[Show abstract][Hide abstract] ABSTRACT: Nicotine and methamphetamine (METH) cause addiction by triggering neuroplastic changes in brain reward pathways though they each engage distinct molecular targets (nicotine receptors and dopamine transporters respectively). Addiction to both drugs is very prevalent, with the vast majority of METH users also being smokers of cigarettes. This co-morbid occurrence thus raised questions about potential synergistic rewarding effects of the drugs. However, few studies have investigated the chronic neurobiological changes associated with co-morbid nicotine and METH addiction. Here we investigated the effects of these two drugs alone and in combination on the expression of several immediate early genes (IEGs) that are sensitive to drug exposures. Chronic exposure to either nicotine or METH caused significant decreases in the expression of fosb, fra1, and fra2 in the nucleus accumbens (NAc) but not in the dorsal striatum whereas the drug combination increased fra2 expression in both structures. Except for junB mRNA levels that were decreased by the three drug treatments in the NAc, there were no significant changes in the Jun family members. Of the Egr family members, NAc egr2 expression was decreased after nicotine and the drug combination whereas NAc egr3 was decreased after METH and the drug combination. The drug combination also increased striatal egr3 expression. The Nr4a family member, nr4a2/nurr1, showed increased striatal expression after all three drug treatments, while striatal nr4a3/nor-1 expression was increased by the drug combination whereas NAc nr4a1/nurr77 was decreased by nicotine and the drug combination. These observations suggest that, when given in combination, the two drugs exert distinct effects on the expression of IEGs in dopaminergic projection areas from those elicited by each drug alone. The significance of these changes in IEG expression and in other molecular markers in fostering co-morbid METH and nicotine abuse needs to be further evaluated.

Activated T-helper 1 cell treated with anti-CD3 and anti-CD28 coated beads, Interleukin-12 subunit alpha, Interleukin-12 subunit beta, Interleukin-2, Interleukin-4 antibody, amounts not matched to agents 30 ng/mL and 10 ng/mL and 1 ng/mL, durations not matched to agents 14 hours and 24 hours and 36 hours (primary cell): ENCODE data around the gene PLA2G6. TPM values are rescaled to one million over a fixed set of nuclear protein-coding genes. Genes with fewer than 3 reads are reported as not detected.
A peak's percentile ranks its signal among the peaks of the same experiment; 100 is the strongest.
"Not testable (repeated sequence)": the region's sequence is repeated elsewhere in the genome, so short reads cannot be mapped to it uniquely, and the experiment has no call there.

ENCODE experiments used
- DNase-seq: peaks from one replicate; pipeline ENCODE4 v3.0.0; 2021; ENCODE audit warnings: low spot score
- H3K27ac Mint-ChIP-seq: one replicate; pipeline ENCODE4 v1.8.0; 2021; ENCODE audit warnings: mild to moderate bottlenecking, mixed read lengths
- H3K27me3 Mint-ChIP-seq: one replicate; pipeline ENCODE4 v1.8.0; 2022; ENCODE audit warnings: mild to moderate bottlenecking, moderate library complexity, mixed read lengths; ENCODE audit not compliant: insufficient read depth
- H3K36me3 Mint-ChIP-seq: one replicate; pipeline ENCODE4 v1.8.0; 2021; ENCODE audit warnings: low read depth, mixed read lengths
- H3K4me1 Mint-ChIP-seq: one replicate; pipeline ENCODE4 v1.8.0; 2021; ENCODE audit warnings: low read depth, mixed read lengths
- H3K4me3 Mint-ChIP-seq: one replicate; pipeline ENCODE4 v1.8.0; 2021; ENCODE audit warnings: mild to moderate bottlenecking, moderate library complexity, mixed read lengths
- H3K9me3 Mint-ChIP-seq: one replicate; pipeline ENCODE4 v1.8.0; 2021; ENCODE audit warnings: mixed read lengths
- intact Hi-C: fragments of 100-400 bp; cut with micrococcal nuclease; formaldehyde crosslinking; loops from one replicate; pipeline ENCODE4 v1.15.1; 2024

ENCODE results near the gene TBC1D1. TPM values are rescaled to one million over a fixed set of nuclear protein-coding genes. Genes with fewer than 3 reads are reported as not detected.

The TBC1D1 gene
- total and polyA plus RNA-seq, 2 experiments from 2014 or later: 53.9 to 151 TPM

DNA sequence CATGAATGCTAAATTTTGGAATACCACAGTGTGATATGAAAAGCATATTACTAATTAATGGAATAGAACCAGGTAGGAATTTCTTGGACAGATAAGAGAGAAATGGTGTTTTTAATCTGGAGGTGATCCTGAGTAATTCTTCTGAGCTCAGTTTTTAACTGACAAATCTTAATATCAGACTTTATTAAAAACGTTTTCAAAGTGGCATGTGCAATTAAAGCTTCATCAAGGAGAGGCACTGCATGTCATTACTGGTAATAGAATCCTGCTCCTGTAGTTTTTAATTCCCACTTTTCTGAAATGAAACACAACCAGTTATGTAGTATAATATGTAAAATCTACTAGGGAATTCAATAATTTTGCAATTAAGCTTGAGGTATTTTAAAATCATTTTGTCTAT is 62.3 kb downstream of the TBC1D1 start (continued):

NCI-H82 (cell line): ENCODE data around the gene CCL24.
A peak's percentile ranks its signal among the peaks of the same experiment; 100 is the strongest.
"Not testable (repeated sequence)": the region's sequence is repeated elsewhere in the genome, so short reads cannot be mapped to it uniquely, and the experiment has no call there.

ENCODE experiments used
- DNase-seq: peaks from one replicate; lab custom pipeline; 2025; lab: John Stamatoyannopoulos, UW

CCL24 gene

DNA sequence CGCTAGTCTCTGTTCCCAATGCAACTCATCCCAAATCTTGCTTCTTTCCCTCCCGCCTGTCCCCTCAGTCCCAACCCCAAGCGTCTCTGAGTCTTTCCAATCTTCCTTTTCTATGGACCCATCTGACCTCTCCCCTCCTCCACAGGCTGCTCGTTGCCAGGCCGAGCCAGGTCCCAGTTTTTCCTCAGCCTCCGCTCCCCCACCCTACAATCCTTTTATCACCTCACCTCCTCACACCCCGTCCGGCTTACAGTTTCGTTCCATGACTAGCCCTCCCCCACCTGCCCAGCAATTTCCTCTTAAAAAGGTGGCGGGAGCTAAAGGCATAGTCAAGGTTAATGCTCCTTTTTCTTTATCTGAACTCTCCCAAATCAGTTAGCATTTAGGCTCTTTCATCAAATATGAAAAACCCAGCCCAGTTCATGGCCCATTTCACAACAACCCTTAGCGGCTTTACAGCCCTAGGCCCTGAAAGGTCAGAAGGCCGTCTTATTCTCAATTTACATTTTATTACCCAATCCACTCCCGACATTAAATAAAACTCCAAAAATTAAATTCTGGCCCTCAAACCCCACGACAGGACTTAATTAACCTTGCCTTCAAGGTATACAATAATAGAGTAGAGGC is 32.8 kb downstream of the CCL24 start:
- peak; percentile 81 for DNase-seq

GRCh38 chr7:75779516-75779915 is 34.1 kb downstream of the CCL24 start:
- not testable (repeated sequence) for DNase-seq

[Show abstract][Hide abstract] ABSTRACT: Fast scan cyclic voltammetry in brain slices (slice voltammetry) has been used over the last several decades to increase substantially our understanding of the complex local regulation of dopamine release and uptake in the striatum. This technique is routinely used for the study of changes that occur in the dopamine system associated with various disease states and pharmacological treatments, and to study mechanisms of local circuitry regulation of dopamine terminal function. In the context of this review, we compare the relative advantages of voltammetry using striatal slice preparations vs. in vivo preparations, and highlight recent advances in our understanding of dopamine release and uptake in the striatum specifically from studies that use slice voltammetry in drug-naïve animals and animals with a history of psychostimulant self-administration.
ACS Chemical Neuroscience 04/2013; 4(5). DOI:10.1021/cn400026v · 4.36 Impact Factor
Data provided are for informational purposes only. Although carefully collected, accuracy cannot be guaranteed. The impact factor represents a rough estimation of the journal's impact factor and does not reflect the actual current impact factor. Publisher conditions are provided by RoMEO. Differing provisions from the publisher's actual policy or licence agreement may be applicable.